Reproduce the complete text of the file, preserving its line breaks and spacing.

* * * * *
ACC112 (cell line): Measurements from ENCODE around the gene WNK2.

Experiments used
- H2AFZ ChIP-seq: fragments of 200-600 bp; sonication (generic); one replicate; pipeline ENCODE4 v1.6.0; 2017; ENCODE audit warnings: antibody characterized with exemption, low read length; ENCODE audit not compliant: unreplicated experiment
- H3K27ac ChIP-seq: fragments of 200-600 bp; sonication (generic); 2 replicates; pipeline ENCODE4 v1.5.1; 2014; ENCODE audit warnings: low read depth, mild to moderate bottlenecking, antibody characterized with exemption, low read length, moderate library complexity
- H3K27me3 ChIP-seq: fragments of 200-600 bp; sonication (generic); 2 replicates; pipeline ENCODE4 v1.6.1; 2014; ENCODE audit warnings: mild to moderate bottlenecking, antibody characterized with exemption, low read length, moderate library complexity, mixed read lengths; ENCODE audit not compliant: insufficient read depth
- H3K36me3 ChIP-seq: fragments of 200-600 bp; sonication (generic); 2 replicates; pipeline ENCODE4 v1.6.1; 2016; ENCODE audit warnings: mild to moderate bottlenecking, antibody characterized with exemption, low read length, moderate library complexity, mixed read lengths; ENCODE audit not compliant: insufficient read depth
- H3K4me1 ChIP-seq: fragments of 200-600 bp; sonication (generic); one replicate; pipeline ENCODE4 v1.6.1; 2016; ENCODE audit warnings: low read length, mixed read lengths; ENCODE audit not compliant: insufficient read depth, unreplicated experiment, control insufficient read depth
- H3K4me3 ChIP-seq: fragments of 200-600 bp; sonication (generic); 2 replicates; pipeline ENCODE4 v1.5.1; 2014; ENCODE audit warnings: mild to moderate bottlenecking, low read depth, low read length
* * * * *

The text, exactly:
ACC112 (cell line): Measurements from ENCODE around the gene WNK2.

Experiments used
- H2AFZ ChIP-seq: fragments of 200-600 bp; sonication (generic); one replicate; pipeline ENCODE4 v1.6.0; 2017; ENCODE audit warnings: antibody characterized with exemption, low read length; ENCODE audit not compliant: unreplicated experiment
- H3K27ac ChIP-seq: fragments of 200-600 bp; sonication (generic); 2 replicates; pipeline ENCODE4 v1.5.1; 2014; ENCODE audit warnings: low read depth, mild to moderate bottlenecking, antibody characterized with exemption, low read length, moderate library complexity
- H3K27me3 ChIP-seq: fragments of 200-600 bp; sonication (generic); 2 replicates; pipeline ENCODE4 v1.6.1; 2014; ENCODE audit warnings: mild to moderate bottlenecking, antibody characterized with exemption, low read length, moderate library complexity, mixed read lengths; ENCODE audit not compliant: insufficient read depth
- H3K36me3 ChIP-seq: fragments of 200-600 bp; sonication (generic); 2 replicates; pipeline ENCODE4 v1.6.1; 2016; ENCODE audit warnings: mild to moderate bottlenecking, antibody characterized with exemption, low read length, moderate library complexity, mixed read lengths; ENCODE audit not compliant: insufficient read depth
- H3K4me1 ChIP-seq: fragments of 200-600 bp; sonication (generic); one replicate; pipeline ENCODE4 v1.6.1; 2016; ENCODE audit warnings: low read length, mixed read lengths; ENCODE audit not compliant: insufficient read depth, unreplicated experiment, control insufficient read depth
- H3K4me3 ChIP-seq: fragments of 200-600 bp; sonication (generic); 2 replicates; pipeline ENCODE4 v1.5.1; 2014; ENCODE audit warnings: mild to moderate bottlenecking, low read depth, low read length